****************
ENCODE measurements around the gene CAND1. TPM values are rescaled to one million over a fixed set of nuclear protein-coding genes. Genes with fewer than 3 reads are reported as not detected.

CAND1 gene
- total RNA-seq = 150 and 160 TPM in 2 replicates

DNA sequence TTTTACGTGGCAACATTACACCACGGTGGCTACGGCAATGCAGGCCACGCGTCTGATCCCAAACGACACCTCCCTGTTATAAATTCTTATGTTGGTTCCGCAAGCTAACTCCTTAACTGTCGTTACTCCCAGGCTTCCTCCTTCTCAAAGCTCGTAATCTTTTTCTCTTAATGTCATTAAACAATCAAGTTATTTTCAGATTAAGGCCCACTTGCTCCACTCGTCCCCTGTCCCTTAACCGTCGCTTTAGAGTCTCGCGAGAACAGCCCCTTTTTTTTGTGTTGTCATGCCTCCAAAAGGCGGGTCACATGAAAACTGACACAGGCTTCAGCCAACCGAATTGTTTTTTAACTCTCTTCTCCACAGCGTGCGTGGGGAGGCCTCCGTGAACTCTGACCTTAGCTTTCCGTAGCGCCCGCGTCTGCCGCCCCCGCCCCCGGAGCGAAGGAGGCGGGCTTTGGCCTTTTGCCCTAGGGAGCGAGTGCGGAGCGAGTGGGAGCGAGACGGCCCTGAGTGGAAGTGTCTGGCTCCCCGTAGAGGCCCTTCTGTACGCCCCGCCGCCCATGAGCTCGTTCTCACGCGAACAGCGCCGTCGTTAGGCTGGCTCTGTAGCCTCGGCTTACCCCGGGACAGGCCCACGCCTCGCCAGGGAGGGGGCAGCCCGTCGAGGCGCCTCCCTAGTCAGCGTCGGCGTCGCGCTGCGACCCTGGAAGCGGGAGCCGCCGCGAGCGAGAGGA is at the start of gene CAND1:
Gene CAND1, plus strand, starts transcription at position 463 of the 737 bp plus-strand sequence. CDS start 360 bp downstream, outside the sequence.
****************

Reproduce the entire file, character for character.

ENCODE measurements around the gene CAND1. TPM values are rescaled to one million over a fixed set of nuclear protein-coding genes. Genes with fewer than 3 reads are reported as not detected.

CAND1 gene
- total RNA-seq = 150 and 160 TPM in 2 replicates

DNA sequence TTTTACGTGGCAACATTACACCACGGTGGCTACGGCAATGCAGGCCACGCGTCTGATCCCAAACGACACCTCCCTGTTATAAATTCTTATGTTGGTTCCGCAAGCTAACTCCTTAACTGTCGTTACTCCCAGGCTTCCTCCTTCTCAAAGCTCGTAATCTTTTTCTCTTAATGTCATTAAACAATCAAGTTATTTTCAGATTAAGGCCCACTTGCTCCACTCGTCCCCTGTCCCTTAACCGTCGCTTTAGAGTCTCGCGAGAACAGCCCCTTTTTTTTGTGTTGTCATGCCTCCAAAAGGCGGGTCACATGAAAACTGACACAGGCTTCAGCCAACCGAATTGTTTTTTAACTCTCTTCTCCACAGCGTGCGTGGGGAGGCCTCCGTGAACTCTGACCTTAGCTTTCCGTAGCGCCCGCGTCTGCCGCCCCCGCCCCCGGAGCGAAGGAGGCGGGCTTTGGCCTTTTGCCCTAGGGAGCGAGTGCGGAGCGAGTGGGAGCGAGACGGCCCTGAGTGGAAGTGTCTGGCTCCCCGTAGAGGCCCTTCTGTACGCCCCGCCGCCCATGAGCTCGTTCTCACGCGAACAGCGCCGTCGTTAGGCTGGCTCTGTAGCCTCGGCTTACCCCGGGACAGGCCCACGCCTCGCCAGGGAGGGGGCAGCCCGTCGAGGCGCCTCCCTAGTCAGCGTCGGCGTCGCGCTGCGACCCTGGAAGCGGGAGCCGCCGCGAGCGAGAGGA is at the start of gene CAND1:
Gene CAND1, plus strand, starts transcription at position 463 of the 737 bp plus-strand sequence. CDS start 360 bp downstream, outside the sequence.